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flexspin compiler for P2: Assembly, Spin, BASIC, and C in one compiler - Page 96 — Parallax Forums

flexspin compiler for P2: Assembly, Spin, BASIC, and C in one compiler

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  • ersmithersmith Posts: 5,333

    @Rayman said:

    @evanh said:
    Ah, that's like Unicode I think.

    I was thinking the same thing... It's essentially the same as UTF-8.

    No, it isn't -- in UTF-8 the first byte (if it's not 0-127) contains what's essentially a count of the remaining bytes in the upper bits of the first byte, and the remaining bytes store 6 bits per byte (upper bits must be 1 and then 0). UTF-8 was pretty specifically designed so that ASCII bytes (0-127) do not appear at all in the representation of values above 127, and also so that finding character boundaries is very simple (characters start with either 0x or 11, never 10, and bytes starting with 0x or 11 never appear as other than the first byte of a character). The RFVAR representation is much simpler (7 bits per byte, upper bit is 0 when finished).

    Except this is limited to 24 bits? Why not allow 32-bits like UTF-8?

    I think it's actually limited to 28 bits (4 bytes). I'm not sure why the option for 5 bytes wasn't provided -- it would have been nice to be able to cover the whole range of 32 bit values, but I presume something internally made it hard to go above 4 bytes per read.

  • TonyB_TonyB_ Posts: 1,922
    edited 2022-06-20 21:38

    @ersmith said:

    @Rayman said:
    Except this is limited to 24 bits? Why not allow 32-bits like UTF-8?

    I think it's actually limited to 28 bits (4 bytes). I'm not sure why the option for 5 bytes wasn't provided -- it would have been nice to be able to cover the whole range of 32 bit values, but I presume something internally made it hard to go above 4 bytes per read.

    RFVAR/RFVARS limit is 29 bits, as 4th byte can use all eight bits. I think FIFO being long-wide probably prevented a 5th byte and there is always RFLONG if 29 bits aren't enough. At first sight perhaps not very useful, RFVAR and RFVARS are actually a handy pair of space-saving instructions that take two cycles whether 1, 2, 3 or 4 bytes are read.

  • RaymanRayman Posts: 12,650

    @ersmith, @TonyB_ Thank's for explaining rfvar/rfvars. I wonder now if it'd be better to just copy UTF-8... But, I guess it's a done deal...

  • msrobotsmsrobots Posts: 3,555

    @ersmith,

    but @@@data1 does what I think and put absolute addresses or doesn't it? I am quite annoyed with relative addressing,

    mike

  • ersmithersmith Posts: 5,333

    @msrobots said:
    @ersmith,

    but @@@data1 does what I think and put absolute addresses or doesn't it? I am quite annoyed with relative addressing,

    Yes, @@@data1 is always absolute; but that's only available in flexspin, I don't think pnut/proptool support it.

  • roglohrogloh Posts: 4,217
    edited 2022-06-23 05:16

    Is there any way to prevent the flexspin optimizer from removing inline PASM register assignments on an individual method basis? Or do I have to resort to removing all optimizations for the whole project with the "-O0" option ?

    In my inline PASM code I'm writing to sequential local registers and then performing a setq burst transfer to write all these registers into HUB. I don't explicitly identify the consecutive register names after the first one written by the burst transfer. I'm finding the flexspin optimizer is then removing the instruction assignments to these registers because it believes the registers are no longer accessed so there is no need to perform the instructions, but this is bad as they are indirectly accessed in the setq wrlong transfer, and I get corrupted output. I've been trying to add some dummy register access instructions at the end of my loop that uses all these registers and sometimes it tricks the optimizer into believing the registers are used and so won't remove the code, but it's a little bit hit and miss. I'm thinking it's safer to just disable optimizations in these cases, but ideally do this on a per method basis. Is there a way?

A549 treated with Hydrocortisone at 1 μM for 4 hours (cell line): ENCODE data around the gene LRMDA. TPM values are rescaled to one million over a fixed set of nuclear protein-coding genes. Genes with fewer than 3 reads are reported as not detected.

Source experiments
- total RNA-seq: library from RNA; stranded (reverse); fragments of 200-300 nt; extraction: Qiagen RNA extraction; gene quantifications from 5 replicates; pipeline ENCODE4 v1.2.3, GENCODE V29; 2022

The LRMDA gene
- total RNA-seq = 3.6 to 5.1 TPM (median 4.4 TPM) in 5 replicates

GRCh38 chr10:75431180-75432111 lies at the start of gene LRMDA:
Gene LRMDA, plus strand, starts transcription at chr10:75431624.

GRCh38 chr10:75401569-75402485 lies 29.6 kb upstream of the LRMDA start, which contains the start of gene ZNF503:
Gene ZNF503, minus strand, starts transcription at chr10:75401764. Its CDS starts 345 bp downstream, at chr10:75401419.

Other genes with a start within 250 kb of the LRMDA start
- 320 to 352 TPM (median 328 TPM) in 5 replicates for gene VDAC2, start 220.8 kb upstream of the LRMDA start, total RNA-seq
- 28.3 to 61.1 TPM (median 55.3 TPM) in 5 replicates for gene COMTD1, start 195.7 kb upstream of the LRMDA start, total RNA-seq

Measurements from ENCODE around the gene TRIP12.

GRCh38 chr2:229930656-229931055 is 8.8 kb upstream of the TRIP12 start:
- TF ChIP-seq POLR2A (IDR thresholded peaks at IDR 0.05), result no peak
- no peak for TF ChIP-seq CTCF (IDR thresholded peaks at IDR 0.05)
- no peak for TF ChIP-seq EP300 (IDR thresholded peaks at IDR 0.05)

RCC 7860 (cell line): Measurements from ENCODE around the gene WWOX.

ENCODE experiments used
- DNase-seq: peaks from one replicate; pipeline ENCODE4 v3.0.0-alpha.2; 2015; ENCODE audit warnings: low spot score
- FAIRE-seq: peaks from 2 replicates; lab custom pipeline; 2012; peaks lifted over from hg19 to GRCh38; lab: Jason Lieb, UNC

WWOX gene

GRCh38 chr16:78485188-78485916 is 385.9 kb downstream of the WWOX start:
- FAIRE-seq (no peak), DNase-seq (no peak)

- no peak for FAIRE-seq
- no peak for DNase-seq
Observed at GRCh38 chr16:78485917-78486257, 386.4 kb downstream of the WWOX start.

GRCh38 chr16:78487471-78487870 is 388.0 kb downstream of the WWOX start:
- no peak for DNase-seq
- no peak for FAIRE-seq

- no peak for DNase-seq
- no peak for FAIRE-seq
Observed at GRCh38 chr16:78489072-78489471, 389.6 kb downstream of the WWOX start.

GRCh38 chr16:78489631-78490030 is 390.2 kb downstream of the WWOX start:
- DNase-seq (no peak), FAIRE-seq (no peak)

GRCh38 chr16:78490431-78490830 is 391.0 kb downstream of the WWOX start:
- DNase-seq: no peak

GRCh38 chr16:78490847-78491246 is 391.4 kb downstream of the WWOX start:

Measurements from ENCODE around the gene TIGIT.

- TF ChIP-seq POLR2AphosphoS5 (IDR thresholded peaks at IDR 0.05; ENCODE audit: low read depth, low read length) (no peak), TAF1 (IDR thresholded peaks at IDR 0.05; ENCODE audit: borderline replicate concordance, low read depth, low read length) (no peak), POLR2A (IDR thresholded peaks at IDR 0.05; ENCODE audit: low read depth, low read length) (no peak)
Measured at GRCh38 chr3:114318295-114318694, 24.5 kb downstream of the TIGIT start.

Here's an example of the problem...

    Source is this:

    transparent setq    #7
                rdlong  pix1, srcptr
                add     srcptr, #32
    setpixels   xor     char, #$ff
                skip    char
                mov     pix1, fg
                mov     pix2, fg
                mov     pix3, fg
                mov     pix4, fg
                mov     pix5, fg
                mov     pix6, fg
                mov     pix7, fg
                mov     pix8, fg
                setq    #7
                wrlong  pix1, destptr
    

    and the bad code generated is this, which is missing several intermediate instructions:

    00cb4     28 0E 64 FD |     setq    #7
    00cb8     FB FE 01 FB |     rdlong  local24, local20
    00cbc     20 F6 05 F1 |     add local20, #32
    00cc0                 | LR__0015
    00cc0     FF FA 65 F5 |     xor local22, #255
    00cc4     31 FA 61 FD |     skip    local22
    00cc8     ED FE 01 F6 |     mov local24, local06
    00ccc     ED 00 02 F6 |     mov local25, local06
    00cd0     28 0E 64 FD |     setq    #7
    00cd4     FC FE 61 FC |     wrlong  local24, local21
    

    It should be this (which is what happens when the optimizer is globally disabled):

    00e28     28 0E 64 FD |     setq    #7
    00e2c     9D 42 01 FB |     rdlong  local25, local21
    00e30     20 3A 05 F1 |     add local21, #32
    00e34                 | LR__0020
    00e34     FF 3E 65 F5 |     xor local23, #255
    00e38     31 3E 61 FD |     skip    local23
    00e3c     8F 42 01 F6 |     mov local25, local07
    00e40     8F 44 01 F6 |     mov local26, local07
    00e44     8F 46 01 F6 |     mov local27, local07
    00e48     8F 48 01 F6 |     mov local28, local07
    00e4c     8F 4A 01 F6 |     mov local29, local07
    00e50     8F 4C 01 F6 |     mov local30, local07
    00e54     8F 4E 01 F6 |     mov local31, local07